New Brunswick

Liberal Jenica Atwin defeats Conservative Andrea Johnson after mail-in votes counted

Liberal Jenica Atwin has defeated Conservative Andrea Johnson in a tight Fredericton election race.

Final count in Fredericton riding comes 2 days after voting in federal election

Jenica Atwin greets supporters in Fredericton after being declared the riding's winner in the 2021 federal election. (Jacques Poitras/CBC)

Liberal candidate Jenica Atwin has defeated Conservative Andrea Johnson in the tight Fredericton election race. 

Atwin's lead ticked up to 502 votes over Johnson as Elections Canada counted mail-in ballots Wednesday morning. CBC's decision desk projected Atwin the winner.

"It was a close call," Atwin told supporters at a mid-afternoon celebration. "We've been holding our breath for the last couple of days."

The former Green MP-turned-Liberal said she would use her new mandate to continue addressing issues such as health care, housing, climate change and Indigenous rights.

"I'm turning a page. It's a new chapter for me, but it's also time for Canada to turn the page."

Green candidate Nicole O'Byrne moved into third place in the final count Wednesday.. On Monday night, O'Byrne was in fourth behind NDP candidate Shawn Oldenburg.

The final result gave Atwin 37 per cent of the vote compared with 35.9 per cent for Johnson. O'Byrne had 12.9 per cent and Oldenburg had 12.6 per cent.

Atwin and Conservative candidate Andrea Johnson were still vying for seat in Fredericton two days after the federal election was held. (Elections Canada)

Fredericton was one of 14 ridings across the country where the CBC decision desk had not projected a winner because the number of mail-in ballots was high relative to the margins between the first and second-place candidates.

Mail-in ballots cast by voters who were in their home ridings could only be validated and counted beginning on Tuesday.

Atwin says decision to switch parties was 'best choice for Fredericton'

8 months ago
Duration 1:59
Liberal MP Jenica Atwin spoke at her campaign headquarters in Fredericton on election night.

Atwin won the riding for the Greens in 2019 but defected to the Liberals in June and became their candidate for the election.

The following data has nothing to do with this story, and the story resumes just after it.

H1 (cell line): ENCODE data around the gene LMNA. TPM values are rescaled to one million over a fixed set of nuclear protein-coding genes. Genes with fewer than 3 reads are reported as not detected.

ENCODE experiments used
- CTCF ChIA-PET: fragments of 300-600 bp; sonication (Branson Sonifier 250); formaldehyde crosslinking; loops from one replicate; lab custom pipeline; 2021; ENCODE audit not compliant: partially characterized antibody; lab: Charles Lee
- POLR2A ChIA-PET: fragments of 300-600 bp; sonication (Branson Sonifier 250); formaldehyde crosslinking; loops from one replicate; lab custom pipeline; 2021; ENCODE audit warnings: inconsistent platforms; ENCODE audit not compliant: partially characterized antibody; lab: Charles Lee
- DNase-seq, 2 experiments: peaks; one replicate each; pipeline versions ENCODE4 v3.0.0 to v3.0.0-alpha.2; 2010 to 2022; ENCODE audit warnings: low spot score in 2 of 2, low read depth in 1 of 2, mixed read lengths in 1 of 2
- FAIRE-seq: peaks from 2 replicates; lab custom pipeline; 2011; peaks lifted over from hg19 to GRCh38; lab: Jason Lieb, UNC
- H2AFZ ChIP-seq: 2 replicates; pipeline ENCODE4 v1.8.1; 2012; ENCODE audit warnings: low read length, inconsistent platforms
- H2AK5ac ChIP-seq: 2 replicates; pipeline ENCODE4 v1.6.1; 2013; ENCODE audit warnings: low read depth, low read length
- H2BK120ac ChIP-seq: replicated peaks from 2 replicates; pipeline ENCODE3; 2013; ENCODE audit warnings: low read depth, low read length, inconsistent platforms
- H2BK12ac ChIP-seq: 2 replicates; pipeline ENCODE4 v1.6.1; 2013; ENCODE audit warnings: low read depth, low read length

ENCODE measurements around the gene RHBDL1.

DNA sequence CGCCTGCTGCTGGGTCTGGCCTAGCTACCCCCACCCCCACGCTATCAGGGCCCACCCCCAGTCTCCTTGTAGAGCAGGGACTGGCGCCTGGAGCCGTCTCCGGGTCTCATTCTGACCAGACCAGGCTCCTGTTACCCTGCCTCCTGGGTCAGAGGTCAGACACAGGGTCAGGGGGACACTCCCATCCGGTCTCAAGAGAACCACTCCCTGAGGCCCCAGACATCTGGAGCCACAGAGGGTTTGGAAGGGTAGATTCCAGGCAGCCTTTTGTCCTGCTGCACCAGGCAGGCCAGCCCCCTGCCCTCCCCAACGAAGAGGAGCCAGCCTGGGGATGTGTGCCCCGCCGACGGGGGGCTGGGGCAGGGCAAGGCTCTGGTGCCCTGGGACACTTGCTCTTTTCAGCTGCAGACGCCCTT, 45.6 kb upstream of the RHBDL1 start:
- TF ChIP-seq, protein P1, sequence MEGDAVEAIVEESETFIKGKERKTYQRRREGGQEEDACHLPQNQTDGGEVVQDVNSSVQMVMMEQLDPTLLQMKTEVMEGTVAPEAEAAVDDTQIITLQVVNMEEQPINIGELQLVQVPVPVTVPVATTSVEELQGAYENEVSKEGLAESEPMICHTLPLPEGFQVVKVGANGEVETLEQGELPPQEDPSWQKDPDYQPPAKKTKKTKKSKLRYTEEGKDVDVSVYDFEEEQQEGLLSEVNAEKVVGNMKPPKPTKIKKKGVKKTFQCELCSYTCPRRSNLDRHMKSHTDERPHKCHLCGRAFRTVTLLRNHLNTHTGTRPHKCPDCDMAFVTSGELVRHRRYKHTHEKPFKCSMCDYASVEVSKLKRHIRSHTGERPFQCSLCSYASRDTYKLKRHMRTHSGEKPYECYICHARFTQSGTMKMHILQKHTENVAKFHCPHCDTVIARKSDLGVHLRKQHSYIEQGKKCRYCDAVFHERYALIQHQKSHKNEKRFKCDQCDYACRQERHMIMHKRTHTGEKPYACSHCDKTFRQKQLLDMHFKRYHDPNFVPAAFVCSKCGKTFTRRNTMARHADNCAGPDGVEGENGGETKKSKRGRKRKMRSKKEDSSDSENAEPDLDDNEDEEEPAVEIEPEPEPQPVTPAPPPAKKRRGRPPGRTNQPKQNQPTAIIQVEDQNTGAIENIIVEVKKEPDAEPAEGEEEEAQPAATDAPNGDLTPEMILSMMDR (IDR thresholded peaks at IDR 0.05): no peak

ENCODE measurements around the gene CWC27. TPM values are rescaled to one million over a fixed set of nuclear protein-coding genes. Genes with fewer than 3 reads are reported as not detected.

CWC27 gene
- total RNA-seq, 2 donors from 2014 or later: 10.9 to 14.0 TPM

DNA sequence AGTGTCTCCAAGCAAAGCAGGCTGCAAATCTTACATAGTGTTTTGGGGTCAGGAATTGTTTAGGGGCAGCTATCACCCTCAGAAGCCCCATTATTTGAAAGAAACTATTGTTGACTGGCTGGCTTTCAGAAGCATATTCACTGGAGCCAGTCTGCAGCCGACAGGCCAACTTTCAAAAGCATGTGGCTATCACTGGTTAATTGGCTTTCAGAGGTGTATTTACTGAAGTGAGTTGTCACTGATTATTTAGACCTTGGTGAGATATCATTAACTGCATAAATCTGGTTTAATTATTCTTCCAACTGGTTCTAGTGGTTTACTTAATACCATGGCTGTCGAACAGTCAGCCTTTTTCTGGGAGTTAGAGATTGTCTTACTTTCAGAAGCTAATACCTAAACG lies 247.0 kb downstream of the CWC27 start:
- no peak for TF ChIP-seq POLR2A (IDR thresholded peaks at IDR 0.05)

"I have found a home in the Liberal Party of Canada, and it's with incredible colleagues from coast to coast to coast that we are up to the greatest challenge of our lifetime," Atwin said.

"The urgency for change is what fuelled this campaign and it's time to put words into action."

She became the sixth Liberal candidate to win in New Brunswick. The Conservatives won the other four ridings.

Atwin vowed however to represent all people in the riding of Fredericton whether they voted with her or not and also pledged to try work across party lines in the House of Commons.

She defended Prime Minister Justin Trudeau's early election call, which produced a result almost identical to the last one in the number of seats held by the five parties in the House of Commons.

"It was about what kind of kind of country we want to live in, which direction do we want to head in post-COVID-19," she said.

"It's a referendum on the spending, on the decisions that were made and on the plan to move past it."

Johnson, who placed second to Atwin in the 2019 election as well, said Wednesday afternoon that the result was not a surprise.

Conservative candidate Andrea Johnson takes down one of her election signs after the final results for the Fredericton riding were announced Wednesday. (Jacques Poitras/CBC)

"We knew it was going to be tight all the way through," she said as she took down campaign signs. 

"We knew it was going to be a tough fight, and it was even closer than last time."

Johnson said federal Conservative Leader Erin O'Toole's more centrist policies were an easier sell than former leader Andrew Scheer in what she called the "very progressive" Fredericton riding.

"It was very easy for me to campaign under Erin O'Toole's leadership."

 

ABOUT THE AUTHOR

Jacques Poitras

Provincial Affairs reporter

Jacques Poitras has been CBC's provincial affairs reporter in New Brunswick since 2000. Raised in Moncton, he also produces the CBC political podcast Spin Reduxit.

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